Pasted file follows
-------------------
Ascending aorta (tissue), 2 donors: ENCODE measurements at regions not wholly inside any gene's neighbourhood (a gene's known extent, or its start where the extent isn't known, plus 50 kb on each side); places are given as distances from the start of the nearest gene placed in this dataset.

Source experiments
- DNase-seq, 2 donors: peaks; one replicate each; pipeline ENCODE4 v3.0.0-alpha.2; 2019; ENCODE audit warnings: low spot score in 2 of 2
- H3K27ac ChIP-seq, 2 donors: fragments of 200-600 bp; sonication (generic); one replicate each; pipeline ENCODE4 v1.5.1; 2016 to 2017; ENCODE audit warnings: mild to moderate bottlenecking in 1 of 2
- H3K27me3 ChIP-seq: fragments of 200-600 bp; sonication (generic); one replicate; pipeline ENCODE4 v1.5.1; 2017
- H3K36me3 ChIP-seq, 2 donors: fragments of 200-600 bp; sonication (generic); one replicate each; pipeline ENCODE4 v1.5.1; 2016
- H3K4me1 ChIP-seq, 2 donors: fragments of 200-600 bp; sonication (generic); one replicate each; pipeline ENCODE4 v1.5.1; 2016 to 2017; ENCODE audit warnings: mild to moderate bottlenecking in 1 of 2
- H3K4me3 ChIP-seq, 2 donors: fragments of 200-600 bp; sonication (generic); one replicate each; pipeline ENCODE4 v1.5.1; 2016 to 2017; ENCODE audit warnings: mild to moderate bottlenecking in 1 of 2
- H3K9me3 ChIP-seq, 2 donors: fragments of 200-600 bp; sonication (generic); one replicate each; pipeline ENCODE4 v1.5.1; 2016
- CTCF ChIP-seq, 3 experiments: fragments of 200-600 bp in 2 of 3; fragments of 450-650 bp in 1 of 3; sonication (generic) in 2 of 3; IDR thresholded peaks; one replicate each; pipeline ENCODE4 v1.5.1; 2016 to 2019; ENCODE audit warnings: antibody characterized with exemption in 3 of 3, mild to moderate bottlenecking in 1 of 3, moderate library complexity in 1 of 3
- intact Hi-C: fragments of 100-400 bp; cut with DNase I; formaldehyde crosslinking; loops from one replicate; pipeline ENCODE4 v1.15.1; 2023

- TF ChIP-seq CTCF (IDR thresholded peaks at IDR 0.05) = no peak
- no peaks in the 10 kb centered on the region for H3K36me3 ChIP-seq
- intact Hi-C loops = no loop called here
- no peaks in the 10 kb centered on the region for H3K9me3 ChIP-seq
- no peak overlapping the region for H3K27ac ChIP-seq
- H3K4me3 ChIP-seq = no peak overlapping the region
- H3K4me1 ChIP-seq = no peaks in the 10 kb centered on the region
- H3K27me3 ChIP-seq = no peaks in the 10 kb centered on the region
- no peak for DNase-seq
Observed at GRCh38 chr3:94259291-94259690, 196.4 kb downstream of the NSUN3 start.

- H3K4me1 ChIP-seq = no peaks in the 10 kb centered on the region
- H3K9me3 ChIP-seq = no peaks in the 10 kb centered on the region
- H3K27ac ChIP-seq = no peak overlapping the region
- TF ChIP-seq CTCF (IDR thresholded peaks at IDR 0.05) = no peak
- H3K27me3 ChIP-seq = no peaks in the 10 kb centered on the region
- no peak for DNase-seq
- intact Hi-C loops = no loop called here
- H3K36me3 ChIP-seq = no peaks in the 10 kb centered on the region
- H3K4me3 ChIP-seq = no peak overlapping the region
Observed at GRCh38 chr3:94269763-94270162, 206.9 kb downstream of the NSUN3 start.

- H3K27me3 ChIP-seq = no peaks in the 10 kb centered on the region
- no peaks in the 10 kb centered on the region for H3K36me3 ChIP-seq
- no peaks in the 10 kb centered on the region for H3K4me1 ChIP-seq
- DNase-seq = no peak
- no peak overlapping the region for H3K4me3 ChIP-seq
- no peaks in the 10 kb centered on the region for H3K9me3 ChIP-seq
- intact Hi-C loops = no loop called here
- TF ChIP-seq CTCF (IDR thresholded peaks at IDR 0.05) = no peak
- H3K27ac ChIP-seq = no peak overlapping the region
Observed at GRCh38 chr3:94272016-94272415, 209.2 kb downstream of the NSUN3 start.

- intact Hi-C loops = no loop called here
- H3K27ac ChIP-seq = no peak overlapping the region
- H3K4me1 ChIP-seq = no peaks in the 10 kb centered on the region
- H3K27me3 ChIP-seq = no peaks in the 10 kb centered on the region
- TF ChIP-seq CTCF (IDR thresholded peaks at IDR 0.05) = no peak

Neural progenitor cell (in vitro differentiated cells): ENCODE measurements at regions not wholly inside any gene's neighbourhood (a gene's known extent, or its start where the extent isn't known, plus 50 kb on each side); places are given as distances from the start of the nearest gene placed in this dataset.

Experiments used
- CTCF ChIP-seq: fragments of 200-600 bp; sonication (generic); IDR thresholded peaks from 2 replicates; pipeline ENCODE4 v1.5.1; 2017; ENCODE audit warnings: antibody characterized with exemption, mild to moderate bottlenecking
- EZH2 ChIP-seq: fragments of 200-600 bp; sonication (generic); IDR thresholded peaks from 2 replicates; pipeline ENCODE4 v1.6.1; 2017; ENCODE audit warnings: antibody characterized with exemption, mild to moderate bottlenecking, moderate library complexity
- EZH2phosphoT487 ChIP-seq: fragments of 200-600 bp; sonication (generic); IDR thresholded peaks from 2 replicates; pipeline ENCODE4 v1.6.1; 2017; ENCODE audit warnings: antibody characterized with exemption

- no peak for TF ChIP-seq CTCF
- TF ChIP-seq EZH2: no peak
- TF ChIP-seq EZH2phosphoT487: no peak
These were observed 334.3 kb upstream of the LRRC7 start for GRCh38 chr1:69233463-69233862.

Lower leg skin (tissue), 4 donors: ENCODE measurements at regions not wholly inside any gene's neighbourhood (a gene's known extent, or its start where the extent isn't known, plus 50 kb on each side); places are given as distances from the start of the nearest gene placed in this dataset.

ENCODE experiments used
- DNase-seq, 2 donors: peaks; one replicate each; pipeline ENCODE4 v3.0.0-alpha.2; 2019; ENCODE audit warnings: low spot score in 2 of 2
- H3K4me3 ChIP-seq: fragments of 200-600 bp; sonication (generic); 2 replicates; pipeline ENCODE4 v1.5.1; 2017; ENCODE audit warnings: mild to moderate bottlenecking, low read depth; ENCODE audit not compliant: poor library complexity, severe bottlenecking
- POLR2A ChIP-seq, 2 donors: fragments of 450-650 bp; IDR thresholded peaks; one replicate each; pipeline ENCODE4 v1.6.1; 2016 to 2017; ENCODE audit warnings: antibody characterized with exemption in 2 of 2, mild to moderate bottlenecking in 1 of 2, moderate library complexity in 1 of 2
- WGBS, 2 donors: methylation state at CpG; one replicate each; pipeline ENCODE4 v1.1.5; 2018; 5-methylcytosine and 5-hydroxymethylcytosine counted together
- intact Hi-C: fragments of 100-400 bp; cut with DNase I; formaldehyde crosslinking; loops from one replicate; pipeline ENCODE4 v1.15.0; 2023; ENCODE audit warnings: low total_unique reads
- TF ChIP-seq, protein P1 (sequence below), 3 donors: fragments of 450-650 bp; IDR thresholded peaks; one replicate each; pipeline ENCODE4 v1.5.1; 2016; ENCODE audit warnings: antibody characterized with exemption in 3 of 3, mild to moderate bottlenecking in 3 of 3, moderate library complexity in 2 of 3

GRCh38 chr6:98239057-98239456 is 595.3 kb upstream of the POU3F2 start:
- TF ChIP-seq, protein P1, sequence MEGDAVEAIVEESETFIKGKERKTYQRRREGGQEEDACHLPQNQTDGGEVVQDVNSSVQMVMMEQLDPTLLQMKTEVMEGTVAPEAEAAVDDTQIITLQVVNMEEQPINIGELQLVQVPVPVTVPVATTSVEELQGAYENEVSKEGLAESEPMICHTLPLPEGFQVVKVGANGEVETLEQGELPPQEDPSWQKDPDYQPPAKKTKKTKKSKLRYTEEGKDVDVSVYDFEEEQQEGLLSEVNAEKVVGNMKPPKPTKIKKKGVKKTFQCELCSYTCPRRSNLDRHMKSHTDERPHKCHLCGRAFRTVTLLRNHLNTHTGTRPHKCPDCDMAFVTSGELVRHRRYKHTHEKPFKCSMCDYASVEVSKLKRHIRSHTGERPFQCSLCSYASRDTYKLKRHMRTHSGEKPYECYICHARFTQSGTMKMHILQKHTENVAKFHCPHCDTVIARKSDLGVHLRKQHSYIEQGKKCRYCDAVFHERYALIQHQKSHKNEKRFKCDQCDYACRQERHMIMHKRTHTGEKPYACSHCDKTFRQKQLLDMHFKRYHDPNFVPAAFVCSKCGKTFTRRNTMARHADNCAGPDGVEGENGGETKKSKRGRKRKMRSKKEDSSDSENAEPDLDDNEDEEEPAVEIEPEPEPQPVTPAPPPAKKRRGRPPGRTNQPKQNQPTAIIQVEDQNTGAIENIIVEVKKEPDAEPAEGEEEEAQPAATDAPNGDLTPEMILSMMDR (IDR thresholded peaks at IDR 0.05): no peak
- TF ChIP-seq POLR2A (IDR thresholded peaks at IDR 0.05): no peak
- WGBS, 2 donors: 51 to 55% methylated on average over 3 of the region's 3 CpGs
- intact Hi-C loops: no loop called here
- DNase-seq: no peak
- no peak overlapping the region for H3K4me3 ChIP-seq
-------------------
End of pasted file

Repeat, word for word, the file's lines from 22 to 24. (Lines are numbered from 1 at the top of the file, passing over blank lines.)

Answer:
- H3K4me1 ChIP-seq = no peaks in the 10 kb centered on the region
- H3K9me3 ChIP-seq = no peaks in the 10 kb centered on the region
- H3K27ac ChIP-seq = no peak overlapping the region